There were high hopes for defensive tackle A’Shawn Robinson entering 2019. The Detroit Lions’ 2016 second-round pick put together a great 2018 campaign after starting the year as a healthy scratch. Things seemed to finally click for him, and the addition of Damon Harrison Sr. mid-way through the year seemed to only help his development.
Unfortunately, this season was not what many hoped it would be for the young defensive tackle. He struggled mightily—just like the rest of the Lions defensive front seemed to—and despite all the buzz around a potential extension for Robinson last offseason, he now finishes the final year of his rookie contract with his future in Detroit in limbo.
Robinson notched 40 combined tackles through 13 games this season—his lowest total since his rookie season. He has also been credited with 1.5 sacks on the year, his highest total since his rookie year. Like almost every other defender, though, the stats do not tell the full story for Robinson.
The defensive tackle was a huge part of the team’s regression defending the run (13th in DVOA in 2018, but 19th in 2019). Despite his 6-foot-4, 330-pound frame, he had trouble holding gaps when defending the run. He would often get shoved out of the way by offensive lineman and rarely provided much resistance.
Robinson played a majority of his snaps on the interior, usually at 3-tech with Damon Harrison playing the nose. He often had trouble performing his job holding the middle and forcing runs to bounce outside or cutback the other way.
This play against the Minnesota Vikings is a good example:
If Robinson holds his gap here, he could either stuff the run for a minimal gain, or force running back Dalvin Cook to cutback to his left into an area where there are more Lions defenders, though. He gets shoved out of the way with ease, though, and Cook is able to get to the second level for a good gain.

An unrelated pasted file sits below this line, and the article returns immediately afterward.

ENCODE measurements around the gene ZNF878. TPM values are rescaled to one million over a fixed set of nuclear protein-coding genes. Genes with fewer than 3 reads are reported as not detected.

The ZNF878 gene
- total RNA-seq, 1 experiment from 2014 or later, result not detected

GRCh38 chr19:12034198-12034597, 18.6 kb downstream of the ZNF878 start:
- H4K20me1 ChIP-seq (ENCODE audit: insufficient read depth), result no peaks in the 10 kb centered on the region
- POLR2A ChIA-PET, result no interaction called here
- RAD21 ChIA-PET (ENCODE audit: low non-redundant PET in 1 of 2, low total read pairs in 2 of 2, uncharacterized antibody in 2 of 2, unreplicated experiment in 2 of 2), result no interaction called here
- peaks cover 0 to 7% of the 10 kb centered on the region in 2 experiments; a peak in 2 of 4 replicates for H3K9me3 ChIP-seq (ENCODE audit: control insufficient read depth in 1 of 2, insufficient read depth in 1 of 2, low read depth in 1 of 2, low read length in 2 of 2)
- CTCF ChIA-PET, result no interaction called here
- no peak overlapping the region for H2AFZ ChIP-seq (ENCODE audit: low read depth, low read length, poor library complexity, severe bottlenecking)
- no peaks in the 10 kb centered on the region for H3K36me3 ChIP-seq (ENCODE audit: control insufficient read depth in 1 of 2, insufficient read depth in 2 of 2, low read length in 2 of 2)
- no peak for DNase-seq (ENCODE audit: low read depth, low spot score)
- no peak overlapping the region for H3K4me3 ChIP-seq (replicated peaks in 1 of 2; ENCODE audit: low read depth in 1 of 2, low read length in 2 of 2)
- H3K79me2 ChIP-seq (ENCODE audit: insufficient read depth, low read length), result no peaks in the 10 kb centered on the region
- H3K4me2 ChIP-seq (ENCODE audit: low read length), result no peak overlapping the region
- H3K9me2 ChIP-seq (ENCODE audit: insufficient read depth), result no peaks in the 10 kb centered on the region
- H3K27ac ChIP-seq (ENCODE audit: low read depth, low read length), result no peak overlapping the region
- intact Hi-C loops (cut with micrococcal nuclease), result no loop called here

Robinson is bigger than the average edge defender. This should make him better against the run out wide, as the tackles tasked with blocking him will not be used to blocking guys of his side, and he only has to hold ground against one person usually, but he has trouble out there as well.
The defensive tackle often struggles to set the edge and force runs back insider. Even against tackles, he gets shoved out of the way with ease and can’t seem to hold ground.
On this play, Robinson was matched up one-on-one against the tackle as the tight end was occupied with another defender. He gets shoved out of the way, though, allowing Ezekiel Elliott an open gap to exploit for a good gain.
Another part of Robinson’s job as a defensive lineman is rushing the passer, and he may be even worse there then he is as a run defender. Detroit’s coaching staff knows this too, as they almost always pulled him off the field for third down plays that required more than a yard or two to convert.
He has two main problems: His pad level is not very good, which is surprising for a Matt Patricia coached player, and he has poor (or basically non-existent) hand usage.
Robinson fails to get beneath the pads of his opponent and drive them back when he is rushing. The defensive tackle does not use his hands either. Once he is blocked, he is blocked. If he cannot drive the lineman back into the pocket, then he basically has no hope of causing any problems to the opposing quarterback.
Even when he does try to counter punch the offensive lineman, it rarely works out. He usually can earn himself a bit of space and disengage from a block, but he is not nimble or quick enough with his body to work his way around the blocker to get in the quarterback’s face. It usually takes longer from Robinson to recover from his own punch than the lineman.
Should the Lions re-sign Robinson?
While Robinson definitely has a place in the NFL, he is a replacement-level run defender that can hold a role in a defensive rotation. He probably is not good enough to be a starter, but he showed in 2018 that he does have what it takes to contribute at a high level.
It is always easier to roll with what you have rather than attempting to add a new piece to the puzzle, so it is feasible that the Lions sign Robinson to a cheap deal this offseason. They could potentially give him a deal that gives him somewhere between $1-2 million a year over a few years. They should not be willing to pay a premium to keep around, though, and if he wants a big one-year deal to bet on himself or a mid-level multi-year deal they should let him walk and test the market.